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  • Carbon Footprint by mode of transport
  • Holidays by Rail
  • Carbon Offsetting

Travel and Transport

Do I want an Electric Car?

The government says that by 2030 all new cars sold in the UK should be electric.  The reasons are simple:  electric cars generate no emissions at point of use, improving air quality and the CO2e emissions per mile are much lower than petrol or diesel cars.  The practice of producing a charging infrastructure is rather more challenging.

If you have somewhere off-road to charge a car, and do less than 200 miles per day, then running an electric car is entirely feasible.  Check out our blog on one man’s experience of running an electric car over the past 7 years.


We all like holidays and many places in the world rely on tourism.  And this is an optimistic feelgood site, so we’re not going to go on about air travel, just share a few ideas for ways to mitigate the carbon footprint of travelling.


Travel and Transport

How much carbon?

According to the  Impact Community Carbon Calculator the average carbon content used in travel by each household in Silchester is 6.31 tCO2e every year

Electric Cars

Over 7 years of use, an all electric  Renault Zoe – mostly used for commuting to Basingstoke and back – has averaged about 45g CO2e per mile. The average car produces  187g CO2e per mile.

Carbon Footprint of Travel

Our World In Data provide this graph to show the carbon footprint of many forms of transport.  You can add more forms of transport by clicking the “Add Travel Mode” link.

Holidays by Rail

Interrailling is not just the prerogative of the young.  Interrail passes are available for a variety of durations, and for any age, and can include the Eurostar (reservations are required, which may cost extra), and haven’t been affected by Brexit.   Options include unlimited travel within a single country or a limited number of days travel within a one month period.  According to the Eurail website, one of the most popular options is to book for 5 days of travel within a 1 month period, which at the time of writing costs Eur 282 for an adult.    For more information and some trip ideas see the EU Rail website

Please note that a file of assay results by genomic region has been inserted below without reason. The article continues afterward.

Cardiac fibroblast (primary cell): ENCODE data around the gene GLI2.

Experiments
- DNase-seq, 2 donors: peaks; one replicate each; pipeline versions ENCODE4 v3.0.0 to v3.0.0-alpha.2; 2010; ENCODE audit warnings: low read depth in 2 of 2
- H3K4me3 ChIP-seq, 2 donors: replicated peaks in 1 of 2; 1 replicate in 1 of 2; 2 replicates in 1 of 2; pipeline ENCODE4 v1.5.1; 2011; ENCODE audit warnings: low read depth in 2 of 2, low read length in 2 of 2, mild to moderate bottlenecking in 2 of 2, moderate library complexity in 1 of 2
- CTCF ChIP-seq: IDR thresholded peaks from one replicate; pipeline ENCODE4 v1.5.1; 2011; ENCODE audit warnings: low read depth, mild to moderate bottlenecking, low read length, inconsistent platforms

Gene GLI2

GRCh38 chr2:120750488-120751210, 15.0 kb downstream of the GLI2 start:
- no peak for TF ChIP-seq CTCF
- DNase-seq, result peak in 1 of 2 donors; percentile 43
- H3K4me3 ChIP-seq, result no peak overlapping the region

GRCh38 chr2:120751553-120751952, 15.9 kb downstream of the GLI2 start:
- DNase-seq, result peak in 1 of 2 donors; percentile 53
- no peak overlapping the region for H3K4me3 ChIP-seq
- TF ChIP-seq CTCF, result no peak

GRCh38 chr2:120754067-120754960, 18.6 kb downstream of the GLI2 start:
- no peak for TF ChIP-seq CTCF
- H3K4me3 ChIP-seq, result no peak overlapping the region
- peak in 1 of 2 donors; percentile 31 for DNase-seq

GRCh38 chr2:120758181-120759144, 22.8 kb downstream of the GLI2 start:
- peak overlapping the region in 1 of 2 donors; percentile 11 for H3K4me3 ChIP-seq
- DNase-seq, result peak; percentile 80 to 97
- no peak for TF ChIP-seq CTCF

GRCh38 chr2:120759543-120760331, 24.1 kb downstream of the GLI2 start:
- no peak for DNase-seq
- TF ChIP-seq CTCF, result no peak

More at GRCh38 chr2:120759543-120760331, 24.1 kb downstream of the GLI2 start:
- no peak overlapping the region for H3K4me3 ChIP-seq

Surprisingly, it can take a similar amount of time to get to the Alps by rail as by air. Snow Carbon have quite an amusing race video here, and their website has information on train routes and times to various Alpine resorts.  For more see the Snow Carbon Website

Carbon Offsetting

The primary aim is to reduce your own carbon footprint.  However, carbon offsetting may have a place in addressing residual carbon that cannot be reduced by other means.  Although Greenpeace object to carbon offsetting in principle (see  The biggest problem with carbon offsetting is that it doesn’t really work) other reputable charities, such as WWF, take a more nuanced view, offering carbon offsetting to support responsible travel Offset your travel footprint

The whole issue of carbon offsetting has become very much mired by offsetting schemes that have applied dubious intellectual rigour and some of which are pure scams.  For effective carbon offsetting you need to invest in something that reduces carbon and which would not have happened without your action.  This is why investment in things such as low tech fuel efficient stoves in Africa are a good thing from an offsetting perspective as no one has any economic incentive to do it, and are not likely to have such an incentive in the future.  Of course this also brings with it significant socio-economic benefits to the recipients of the stoves.

If you do decide to offset your travel footprint, then make sure that the scheme that you select is:

  • Additional (providing a carbon reduction that would not happen without you); and
  • Certified by a reputable standards agency

The certifier should ensure that the carbon reduction is permanent, does not simply displace the carbon generation elsewhere (leakage) and that the emission reductions are not double-counted.